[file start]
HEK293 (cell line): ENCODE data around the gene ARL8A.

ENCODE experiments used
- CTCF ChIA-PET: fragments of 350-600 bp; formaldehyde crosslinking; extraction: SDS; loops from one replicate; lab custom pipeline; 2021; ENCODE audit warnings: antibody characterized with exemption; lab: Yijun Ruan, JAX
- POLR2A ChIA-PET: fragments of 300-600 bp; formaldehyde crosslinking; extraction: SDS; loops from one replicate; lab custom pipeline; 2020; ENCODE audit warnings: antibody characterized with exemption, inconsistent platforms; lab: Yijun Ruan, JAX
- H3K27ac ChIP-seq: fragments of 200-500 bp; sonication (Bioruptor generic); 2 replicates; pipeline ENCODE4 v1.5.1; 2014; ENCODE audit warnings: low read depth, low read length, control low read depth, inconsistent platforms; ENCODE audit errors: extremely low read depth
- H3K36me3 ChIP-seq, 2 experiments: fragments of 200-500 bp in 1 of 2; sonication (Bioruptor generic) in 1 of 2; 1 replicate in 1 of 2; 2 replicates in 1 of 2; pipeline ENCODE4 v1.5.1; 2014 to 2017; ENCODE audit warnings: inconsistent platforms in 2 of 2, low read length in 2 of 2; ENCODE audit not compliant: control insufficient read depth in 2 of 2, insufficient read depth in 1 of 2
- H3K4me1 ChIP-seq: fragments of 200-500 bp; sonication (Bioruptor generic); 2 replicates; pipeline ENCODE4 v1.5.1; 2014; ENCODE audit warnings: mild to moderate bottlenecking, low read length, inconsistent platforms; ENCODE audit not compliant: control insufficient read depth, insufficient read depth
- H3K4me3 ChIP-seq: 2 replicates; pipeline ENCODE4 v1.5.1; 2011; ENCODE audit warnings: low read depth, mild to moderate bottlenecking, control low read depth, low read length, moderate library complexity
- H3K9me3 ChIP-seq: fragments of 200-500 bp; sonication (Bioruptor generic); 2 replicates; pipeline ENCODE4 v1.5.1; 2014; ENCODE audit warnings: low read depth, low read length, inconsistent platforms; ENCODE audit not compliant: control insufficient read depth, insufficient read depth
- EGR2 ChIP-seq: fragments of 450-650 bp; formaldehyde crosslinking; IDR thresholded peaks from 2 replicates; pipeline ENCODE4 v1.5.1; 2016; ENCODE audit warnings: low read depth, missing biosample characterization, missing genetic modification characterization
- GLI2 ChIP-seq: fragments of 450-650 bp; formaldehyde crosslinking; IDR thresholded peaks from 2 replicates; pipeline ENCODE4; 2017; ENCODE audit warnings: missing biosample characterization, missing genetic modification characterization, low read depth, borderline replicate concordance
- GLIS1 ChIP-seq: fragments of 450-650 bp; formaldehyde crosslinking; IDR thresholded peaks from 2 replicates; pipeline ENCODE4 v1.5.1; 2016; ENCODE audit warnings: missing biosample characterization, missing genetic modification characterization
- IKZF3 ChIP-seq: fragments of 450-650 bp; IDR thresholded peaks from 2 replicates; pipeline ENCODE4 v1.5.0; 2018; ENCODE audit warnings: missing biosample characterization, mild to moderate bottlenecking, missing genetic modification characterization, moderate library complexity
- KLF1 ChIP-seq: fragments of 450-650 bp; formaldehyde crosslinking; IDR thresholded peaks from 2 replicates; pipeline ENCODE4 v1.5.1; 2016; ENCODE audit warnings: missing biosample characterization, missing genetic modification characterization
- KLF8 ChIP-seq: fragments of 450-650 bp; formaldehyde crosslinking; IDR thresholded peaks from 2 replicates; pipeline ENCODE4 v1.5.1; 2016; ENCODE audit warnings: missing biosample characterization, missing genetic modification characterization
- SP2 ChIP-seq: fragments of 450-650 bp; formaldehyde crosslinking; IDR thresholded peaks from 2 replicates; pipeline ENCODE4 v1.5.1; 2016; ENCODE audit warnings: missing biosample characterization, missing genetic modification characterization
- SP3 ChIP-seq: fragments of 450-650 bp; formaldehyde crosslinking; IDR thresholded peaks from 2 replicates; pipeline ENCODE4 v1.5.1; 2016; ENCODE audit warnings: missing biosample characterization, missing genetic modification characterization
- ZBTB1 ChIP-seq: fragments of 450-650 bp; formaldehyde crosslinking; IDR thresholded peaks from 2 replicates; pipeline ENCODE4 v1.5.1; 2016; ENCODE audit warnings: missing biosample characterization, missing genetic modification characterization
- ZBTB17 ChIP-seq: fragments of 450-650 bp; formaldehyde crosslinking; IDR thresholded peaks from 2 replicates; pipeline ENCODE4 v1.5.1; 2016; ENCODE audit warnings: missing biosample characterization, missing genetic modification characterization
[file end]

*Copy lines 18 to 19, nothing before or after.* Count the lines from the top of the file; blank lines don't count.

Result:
- ZBTB1 ChIP-seq: fragments of 450-650 bp; formaldehyde crosslinking; IDR thresholded peaks from 2 replicates; pipeline ENCODE4 v1.5.1; 2016; ENCODE audit warnings: missing biosample characterization, missing genetic modification characterization
- ZBTB17 ChIP-seq: fragments of 450-650 bp; formaldehyde crosslinking; IDR thresholded peaks from 2 replicates; pipeline ENCODE4 v1.5.1; 2016; ENCODE audit warnings: missing biosample characterization, missing genetic modification characterization